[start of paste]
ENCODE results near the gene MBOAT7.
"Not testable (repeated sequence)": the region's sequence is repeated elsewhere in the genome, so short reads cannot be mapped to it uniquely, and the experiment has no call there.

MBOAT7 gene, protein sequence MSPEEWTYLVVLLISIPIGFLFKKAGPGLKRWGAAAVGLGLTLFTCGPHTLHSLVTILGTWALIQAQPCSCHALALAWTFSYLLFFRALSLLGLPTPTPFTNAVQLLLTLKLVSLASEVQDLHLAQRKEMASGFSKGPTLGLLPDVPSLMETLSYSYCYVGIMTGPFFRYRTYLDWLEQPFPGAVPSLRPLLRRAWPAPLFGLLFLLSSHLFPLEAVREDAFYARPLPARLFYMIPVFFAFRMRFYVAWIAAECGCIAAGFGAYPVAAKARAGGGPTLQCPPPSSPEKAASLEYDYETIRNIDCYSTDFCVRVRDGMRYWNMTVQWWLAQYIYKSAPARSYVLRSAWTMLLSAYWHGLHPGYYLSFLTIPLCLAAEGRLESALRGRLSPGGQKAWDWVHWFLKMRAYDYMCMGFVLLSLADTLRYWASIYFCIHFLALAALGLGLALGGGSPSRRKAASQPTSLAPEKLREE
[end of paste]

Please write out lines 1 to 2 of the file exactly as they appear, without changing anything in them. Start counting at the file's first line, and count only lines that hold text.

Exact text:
ENCODE results near the gene MBOAT7.
"Not testable (repeated sequence)": the region's sequence is repeated elsewhere in the genome, so short reads cannot be mapped to it uniquely, and the experiment has no call there.